In Part I I wrote about primatologist Frans de Waal's campaign to make more people aware of the origins of empathy in nature and to consider how this knowledge might benefit society. When discussing "nature" and "human nature" he stresses the importance of knowing the difference between Darwinism and Social Darwinism, with the latter being an inaccurate caricature of the former. In the video I embedded in the Part I post he says:
The thing that I'm reacting to strongly is that conservatives in the US try to present society as an imitation of nature, like "nature is a struggle for life, nature is a process of competition, and we need to mimic that in society..." and I'm not convinced that nature is like that, first of all, and I'm not convinced that what nature does needs to be mimiced in society... And my argument would rather be that we have a lot of cooperative and empathic and nicer tendencies, and if that's part of human nature then that needs to be represented in society as well. We need to build a society that has room for that and is not just based on competition.A ton of people write about science, evolution and ethics these days. So why do I find him enjoyable to read and listen to? In the prologue to his 2001 book The Ape and the Sushi Master he wrote:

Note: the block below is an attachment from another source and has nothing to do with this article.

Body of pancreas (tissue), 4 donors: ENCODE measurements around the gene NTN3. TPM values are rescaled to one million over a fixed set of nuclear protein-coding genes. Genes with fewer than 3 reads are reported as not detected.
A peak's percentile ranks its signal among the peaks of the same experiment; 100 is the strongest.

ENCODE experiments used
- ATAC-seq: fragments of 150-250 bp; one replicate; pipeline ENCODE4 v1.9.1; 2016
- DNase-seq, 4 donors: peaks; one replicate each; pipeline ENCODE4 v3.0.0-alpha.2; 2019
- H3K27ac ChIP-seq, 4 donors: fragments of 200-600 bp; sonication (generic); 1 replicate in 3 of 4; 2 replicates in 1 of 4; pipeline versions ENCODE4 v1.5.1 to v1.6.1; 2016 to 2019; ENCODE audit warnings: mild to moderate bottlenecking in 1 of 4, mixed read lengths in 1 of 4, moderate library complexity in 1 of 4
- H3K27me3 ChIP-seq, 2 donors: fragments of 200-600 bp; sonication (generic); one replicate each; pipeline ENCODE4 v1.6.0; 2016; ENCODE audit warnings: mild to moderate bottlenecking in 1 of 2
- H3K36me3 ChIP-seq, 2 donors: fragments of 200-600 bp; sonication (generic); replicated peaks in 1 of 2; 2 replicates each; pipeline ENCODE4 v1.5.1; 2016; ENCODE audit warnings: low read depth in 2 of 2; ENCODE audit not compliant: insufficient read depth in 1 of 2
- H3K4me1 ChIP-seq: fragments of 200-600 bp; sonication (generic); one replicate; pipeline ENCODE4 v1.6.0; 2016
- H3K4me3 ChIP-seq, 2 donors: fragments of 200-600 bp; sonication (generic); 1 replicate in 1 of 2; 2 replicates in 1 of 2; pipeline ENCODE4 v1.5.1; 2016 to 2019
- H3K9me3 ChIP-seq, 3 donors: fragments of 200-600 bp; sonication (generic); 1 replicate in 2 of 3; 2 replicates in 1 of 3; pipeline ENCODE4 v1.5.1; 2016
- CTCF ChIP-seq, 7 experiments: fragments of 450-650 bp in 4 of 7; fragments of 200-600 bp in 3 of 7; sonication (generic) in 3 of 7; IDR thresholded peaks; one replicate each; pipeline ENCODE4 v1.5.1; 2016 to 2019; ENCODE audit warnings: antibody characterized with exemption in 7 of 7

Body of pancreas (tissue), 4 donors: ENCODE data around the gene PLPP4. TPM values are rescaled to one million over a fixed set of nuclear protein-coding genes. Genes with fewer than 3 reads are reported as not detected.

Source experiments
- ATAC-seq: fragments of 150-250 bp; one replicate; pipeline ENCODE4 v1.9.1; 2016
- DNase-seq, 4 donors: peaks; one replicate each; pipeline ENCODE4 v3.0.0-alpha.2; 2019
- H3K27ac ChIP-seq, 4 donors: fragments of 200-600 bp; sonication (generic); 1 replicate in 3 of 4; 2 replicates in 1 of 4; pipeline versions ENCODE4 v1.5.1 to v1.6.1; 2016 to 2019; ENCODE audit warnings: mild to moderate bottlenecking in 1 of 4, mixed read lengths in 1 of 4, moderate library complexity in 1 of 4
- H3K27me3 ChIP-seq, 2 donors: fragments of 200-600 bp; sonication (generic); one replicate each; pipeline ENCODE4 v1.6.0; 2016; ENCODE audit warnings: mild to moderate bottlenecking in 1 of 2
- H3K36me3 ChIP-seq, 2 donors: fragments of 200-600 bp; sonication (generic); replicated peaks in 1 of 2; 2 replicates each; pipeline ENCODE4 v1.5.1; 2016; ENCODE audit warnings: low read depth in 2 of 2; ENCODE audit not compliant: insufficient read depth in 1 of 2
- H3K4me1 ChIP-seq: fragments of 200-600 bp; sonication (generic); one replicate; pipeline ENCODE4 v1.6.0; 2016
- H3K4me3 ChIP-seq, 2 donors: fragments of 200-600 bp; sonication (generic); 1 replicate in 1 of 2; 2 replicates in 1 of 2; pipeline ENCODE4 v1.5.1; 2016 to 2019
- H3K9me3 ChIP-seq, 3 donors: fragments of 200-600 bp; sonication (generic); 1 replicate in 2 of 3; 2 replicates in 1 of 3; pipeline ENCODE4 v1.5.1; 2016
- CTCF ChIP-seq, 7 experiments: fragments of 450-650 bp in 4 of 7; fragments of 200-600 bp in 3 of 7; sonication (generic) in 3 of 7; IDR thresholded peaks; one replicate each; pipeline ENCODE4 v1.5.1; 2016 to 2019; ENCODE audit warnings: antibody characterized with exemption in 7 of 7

My personal prejudices probably shine through, even though I may be less good at spotting them than some of my readers. I come from the southern part of the Netherlands. Since I was not born in the actual province of Holland, I rarely refer to my country by this name. The cruel hand of the Spanish Inquisition, which in the sixteenth century reached all the way to Flanders and my part of the Netherlands, put a halt to the Reformation that brought Calvinism to the North. The South stayed Roman Catholic, and as a result my upbringing instilled less fear of God's wrath than is typical of the rest of Northern Europe. We have street carnivals (not unlike those in New Orleans), and in general we pride ourselves on a certain joie de vivre.I knew it! Just listening to him and reading his work I could tell he had Catholic roots. We can always tell one of our own, even when they've lapsed or strayed.